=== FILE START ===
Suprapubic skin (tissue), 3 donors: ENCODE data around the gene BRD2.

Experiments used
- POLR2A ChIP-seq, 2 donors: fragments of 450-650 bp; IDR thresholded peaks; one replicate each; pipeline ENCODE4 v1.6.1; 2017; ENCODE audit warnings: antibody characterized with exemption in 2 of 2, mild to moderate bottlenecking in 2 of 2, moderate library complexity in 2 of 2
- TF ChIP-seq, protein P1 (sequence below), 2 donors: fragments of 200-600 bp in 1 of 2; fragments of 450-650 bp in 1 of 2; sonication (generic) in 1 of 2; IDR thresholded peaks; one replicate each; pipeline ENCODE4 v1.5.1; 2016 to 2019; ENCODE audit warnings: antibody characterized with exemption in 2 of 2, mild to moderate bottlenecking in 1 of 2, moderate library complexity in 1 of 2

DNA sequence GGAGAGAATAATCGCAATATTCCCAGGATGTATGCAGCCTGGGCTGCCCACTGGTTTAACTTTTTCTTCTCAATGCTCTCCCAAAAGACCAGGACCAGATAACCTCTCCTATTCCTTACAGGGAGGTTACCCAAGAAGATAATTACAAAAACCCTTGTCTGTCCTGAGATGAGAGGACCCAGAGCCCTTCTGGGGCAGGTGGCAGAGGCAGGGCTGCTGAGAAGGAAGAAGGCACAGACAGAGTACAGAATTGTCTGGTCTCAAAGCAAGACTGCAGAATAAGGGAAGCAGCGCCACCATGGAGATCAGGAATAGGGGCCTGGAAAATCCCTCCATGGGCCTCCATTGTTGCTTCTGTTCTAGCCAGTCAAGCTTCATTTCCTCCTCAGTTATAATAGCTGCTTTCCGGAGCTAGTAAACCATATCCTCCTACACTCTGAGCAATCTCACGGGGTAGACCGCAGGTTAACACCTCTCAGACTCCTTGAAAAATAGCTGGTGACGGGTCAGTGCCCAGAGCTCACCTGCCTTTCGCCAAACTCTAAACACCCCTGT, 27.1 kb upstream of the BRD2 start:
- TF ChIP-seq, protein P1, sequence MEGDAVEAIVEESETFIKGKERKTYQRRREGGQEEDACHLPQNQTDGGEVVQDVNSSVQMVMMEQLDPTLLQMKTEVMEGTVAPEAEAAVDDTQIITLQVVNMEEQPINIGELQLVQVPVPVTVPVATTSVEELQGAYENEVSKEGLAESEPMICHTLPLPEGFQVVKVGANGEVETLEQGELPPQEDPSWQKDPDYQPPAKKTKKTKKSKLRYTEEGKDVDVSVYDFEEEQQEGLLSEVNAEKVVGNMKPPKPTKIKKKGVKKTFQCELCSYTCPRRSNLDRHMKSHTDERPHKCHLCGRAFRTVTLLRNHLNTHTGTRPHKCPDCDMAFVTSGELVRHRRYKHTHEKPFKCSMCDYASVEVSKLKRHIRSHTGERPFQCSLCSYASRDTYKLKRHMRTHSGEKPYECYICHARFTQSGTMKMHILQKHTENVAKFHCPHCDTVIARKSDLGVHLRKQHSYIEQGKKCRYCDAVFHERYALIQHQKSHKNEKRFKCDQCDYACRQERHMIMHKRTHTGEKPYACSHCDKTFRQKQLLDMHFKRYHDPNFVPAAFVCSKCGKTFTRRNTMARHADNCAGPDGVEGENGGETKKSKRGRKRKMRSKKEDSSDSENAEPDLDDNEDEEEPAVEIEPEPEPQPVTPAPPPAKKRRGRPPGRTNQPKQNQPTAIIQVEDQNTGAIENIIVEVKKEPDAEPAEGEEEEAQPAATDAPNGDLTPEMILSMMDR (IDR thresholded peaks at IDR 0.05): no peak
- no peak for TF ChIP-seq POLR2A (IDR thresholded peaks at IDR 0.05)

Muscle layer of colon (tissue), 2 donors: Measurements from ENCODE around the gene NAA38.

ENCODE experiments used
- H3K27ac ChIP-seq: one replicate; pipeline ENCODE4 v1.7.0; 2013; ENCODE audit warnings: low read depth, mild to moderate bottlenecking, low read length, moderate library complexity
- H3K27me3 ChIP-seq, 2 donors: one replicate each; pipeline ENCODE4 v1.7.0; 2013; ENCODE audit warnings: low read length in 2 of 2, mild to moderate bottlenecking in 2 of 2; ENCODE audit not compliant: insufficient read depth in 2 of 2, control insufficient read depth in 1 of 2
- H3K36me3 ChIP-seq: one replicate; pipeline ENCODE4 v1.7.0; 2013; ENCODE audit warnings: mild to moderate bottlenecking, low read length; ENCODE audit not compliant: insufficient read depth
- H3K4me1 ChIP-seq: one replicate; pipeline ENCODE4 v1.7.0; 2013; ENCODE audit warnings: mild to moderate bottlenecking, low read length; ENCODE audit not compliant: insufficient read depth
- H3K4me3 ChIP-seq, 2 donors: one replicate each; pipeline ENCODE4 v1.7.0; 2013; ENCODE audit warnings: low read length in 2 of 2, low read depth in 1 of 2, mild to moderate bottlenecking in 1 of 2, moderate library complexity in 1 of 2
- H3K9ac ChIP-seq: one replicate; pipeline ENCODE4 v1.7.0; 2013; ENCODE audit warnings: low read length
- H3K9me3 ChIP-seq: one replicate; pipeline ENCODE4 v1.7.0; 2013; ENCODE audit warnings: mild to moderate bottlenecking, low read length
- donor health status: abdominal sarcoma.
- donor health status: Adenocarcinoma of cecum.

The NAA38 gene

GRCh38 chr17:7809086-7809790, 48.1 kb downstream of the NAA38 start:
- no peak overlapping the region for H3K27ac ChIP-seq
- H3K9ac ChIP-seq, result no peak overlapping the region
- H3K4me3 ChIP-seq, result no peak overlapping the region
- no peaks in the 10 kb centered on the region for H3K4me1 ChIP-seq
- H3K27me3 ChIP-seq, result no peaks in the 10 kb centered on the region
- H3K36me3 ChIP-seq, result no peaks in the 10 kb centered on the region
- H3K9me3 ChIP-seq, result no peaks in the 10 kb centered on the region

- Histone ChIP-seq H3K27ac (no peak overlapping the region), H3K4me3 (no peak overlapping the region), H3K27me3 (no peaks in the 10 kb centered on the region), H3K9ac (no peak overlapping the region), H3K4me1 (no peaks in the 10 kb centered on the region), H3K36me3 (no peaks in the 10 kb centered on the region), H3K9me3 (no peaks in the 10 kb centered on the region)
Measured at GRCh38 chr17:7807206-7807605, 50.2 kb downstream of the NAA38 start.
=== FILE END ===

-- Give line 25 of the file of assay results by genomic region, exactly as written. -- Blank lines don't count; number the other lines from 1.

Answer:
- H3K27me3 ChIP-seq, result no peaks in the 10 kb centered on the region